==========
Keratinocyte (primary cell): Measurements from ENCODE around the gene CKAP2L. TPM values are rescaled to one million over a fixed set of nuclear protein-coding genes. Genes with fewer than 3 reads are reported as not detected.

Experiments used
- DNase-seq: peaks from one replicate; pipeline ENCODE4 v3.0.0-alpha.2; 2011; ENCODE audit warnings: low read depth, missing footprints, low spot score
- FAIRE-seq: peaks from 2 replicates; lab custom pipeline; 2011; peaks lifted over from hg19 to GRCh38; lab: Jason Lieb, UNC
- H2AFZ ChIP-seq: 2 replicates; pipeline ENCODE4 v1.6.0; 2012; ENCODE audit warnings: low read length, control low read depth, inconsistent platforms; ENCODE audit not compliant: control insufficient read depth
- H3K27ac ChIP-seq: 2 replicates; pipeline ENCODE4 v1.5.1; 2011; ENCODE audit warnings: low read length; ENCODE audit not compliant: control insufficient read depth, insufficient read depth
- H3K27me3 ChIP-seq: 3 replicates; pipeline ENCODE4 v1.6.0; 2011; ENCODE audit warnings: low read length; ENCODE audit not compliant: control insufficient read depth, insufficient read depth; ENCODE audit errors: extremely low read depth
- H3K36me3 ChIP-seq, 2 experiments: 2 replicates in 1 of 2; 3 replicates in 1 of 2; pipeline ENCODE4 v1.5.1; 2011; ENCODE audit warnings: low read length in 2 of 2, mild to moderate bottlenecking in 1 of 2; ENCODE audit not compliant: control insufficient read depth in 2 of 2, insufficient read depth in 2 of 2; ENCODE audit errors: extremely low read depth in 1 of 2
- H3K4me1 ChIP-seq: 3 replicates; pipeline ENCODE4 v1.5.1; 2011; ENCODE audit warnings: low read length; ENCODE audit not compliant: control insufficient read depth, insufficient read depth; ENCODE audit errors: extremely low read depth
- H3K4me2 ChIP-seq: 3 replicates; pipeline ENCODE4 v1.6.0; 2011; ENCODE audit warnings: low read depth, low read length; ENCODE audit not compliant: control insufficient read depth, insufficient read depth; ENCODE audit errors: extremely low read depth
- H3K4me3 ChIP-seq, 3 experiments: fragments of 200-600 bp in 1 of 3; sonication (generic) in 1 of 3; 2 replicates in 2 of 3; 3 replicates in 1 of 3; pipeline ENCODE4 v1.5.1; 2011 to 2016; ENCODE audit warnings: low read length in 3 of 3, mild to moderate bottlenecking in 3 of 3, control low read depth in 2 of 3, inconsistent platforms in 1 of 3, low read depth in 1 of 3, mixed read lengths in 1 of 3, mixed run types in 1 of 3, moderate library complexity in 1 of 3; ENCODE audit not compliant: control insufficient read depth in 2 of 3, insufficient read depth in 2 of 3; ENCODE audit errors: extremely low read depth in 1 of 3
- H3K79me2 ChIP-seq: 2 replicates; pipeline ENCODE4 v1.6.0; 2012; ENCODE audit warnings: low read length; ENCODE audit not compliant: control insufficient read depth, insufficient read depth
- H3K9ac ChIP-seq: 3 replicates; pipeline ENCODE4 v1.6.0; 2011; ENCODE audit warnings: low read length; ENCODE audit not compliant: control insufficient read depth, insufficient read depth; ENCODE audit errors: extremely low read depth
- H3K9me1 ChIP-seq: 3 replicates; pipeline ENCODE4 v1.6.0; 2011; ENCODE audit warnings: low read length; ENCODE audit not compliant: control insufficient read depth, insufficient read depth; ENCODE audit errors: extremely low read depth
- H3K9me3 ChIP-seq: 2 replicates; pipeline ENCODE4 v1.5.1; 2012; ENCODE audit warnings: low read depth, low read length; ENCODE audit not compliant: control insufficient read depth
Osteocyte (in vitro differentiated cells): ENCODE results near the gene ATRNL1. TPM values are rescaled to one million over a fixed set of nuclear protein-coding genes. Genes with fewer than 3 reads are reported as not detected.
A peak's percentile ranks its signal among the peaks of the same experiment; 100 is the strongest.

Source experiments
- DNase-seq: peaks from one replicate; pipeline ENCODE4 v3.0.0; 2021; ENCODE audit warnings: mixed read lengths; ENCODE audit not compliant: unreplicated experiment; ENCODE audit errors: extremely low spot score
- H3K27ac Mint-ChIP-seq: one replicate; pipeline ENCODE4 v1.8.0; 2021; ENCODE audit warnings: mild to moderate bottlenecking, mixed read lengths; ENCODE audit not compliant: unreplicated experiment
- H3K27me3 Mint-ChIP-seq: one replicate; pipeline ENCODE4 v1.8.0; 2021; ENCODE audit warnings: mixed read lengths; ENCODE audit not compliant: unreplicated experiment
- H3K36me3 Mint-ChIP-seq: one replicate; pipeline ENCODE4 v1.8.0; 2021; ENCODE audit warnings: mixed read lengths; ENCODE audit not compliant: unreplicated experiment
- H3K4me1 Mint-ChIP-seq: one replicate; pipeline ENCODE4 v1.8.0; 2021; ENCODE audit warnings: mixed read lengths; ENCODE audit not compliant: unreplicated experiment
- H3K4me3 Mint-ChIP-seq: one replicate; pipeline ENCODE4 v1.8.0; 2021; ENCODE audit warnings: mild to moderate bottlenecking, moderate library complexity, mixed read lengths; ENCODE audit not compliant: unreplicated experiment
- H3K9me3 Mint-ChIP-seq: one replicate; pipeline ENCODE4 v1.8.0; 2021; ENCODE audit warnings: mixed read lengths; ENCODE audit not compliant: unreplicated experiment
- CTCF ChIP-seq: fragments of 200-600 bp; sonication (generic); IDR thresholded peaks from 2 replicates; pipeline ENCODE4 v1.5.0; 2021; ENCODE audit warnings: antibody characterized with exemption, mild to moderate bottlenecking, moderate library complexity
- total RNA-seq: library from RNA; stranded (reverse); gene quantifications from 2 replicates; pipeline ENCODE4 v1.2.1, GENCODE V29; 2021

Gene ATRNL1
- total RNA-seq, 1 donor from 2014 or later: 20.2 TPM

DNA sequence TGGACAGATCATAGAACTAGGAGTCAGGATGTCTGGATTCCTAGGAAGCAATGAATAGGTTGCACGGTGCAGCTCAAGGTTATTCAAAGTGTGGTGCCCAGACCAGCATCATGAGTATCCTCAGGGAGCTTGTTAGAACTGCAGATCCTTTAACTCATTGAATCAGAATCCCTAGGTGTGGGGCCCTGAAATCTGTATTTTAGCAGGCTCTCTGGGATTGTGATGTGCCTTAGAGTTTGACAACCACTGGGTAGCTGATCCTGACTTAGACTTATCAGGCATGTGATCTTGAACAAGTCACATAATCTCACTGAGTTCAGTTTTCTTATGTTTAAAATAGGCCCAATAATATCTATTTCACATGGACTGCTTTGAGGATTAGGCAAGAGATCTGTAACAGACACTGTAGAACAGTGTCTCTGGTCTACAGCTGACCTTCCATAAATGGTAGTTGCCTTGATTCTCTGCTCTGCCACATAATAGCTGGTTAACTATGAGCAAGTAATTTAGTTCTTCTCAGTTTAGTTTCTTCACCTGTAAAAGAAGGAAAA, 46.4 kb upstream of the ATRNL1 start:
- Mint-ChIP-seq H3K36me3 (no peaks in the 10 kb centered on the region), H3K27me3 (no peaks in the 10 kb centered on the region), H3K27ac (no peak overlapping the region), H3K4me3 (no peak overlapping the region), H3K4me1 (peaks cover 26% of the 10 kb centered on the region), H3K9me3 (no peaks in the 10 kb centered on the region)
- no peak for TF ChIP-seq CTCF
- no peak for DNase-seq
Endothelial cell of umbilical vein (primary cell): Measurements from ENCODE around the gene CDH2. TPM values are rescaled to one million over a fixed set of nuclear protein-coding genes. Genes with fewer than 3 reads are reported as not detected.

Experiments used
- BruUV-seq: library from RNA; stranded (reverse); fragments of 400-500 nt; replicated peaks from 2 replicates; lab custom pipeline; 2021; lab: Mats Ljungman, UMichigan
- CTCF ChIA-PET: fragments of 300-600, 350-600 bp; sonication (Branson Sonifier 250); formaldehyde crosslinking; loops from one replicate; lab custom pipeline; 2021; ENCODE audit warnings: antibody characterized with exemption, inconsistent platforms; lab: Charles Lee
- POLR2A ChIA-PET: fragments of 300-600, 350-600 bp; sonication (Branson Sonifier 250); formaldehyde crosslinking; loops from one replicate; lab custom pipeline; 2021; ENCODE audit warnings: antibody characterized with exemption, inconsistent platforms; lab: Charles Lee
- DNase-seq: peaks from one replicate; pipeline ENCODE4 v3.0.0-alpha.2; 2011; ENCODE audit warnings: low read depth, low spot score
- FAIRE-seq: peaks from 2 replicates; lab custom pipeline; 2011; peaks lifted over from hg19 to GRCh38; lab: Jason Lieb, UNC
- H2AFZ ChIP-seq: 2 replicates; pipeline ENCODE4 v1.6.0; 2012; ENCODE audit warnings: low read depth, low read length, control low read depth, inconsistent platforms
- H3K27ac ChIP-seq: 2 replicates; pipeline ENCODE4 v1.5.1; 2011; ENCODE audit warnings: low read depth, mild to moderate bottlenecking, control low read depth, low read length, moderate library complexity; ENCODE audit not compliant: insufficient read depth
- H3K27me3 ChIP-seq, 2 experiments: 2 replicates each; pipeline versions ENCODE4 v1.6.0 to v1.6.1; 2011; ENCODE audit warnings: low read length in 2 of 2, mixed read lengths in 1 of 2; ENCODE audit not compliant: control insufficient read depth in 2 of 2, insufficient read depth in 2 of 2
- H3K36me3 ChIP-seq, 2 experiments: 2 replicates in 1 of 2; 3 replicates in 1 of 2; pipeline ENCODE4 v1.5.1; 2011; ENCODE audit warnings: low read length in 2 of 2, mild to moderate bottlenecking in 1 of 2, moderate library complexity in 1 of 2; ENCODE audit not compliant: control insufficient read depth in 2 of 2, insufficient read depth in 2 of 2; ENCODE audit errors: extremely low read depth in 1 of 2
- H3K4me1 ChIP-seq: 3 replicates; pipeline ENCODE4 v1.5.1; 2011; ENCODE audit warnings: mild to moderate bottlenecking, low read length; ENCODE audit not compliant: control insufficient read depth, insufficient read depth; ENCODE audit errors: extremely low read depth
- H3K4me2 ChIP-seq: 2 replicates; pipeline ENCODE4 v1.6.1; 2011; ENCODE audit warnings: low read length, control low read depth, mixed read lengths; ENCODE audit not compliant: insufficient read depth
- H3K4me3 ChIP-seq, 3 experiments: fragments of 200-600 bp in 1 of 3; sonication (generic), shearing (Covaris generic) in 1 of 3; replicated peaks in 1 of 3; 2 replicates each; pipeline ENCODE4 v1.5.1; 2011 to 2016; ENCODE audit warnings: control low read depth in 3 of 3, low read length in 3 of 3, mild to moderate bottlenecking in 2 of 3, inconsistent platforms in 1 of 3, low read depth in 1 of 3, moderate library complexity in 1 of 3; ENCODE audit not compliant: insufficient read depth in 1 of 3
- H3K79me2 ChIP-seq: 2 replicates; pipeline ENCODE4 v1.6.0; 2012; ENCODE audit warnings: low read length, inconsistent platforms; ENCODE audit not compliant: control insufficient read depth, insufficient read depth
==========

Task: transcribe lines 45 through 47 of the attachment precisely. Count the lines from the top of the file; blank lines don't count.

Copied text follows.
- H3K4me1 ChIP-seq: 3 replicates; pipeline ENCODE4 v1.5.1; 2011; ENCODE audit warnings: mild to moderate bottlenecking, low read length; ENCODE audit not compliant: control insufficient read depth, insufficient read depth; ENCODE audit errors: extremely low read depth
- H3K4me2 ChIP-seq: 2 replicates; pipeline ENCODE4 v1.6.1; 2011; ENCODE audit warnings: low read length, control low read depth, mixed read lengths; ENCODE audit not compliant: insufficient read depth
- H3K4me3 ChIP-seq, 3 experiments: fragments of 200-600 bp in 1 of 3; sonication (generic), shearing (Covaris generic) in 1 of 3; replicated peaks in 1 of 3; 2 replicates each; pipeline ENCODE4 v1.5.1; 2011 to 2016; ENCODE audit warnings: control low read depth in 3 of 3, low read length in 3 of 3, mild to moderate bottlenecking in 2 of 3, inconsistent platforms in 1 of 3, low read depth in 1 of 3, moderate library complexity in 1 of 3; ENCODE audit not compliant: insufficient read depth in 1 of 3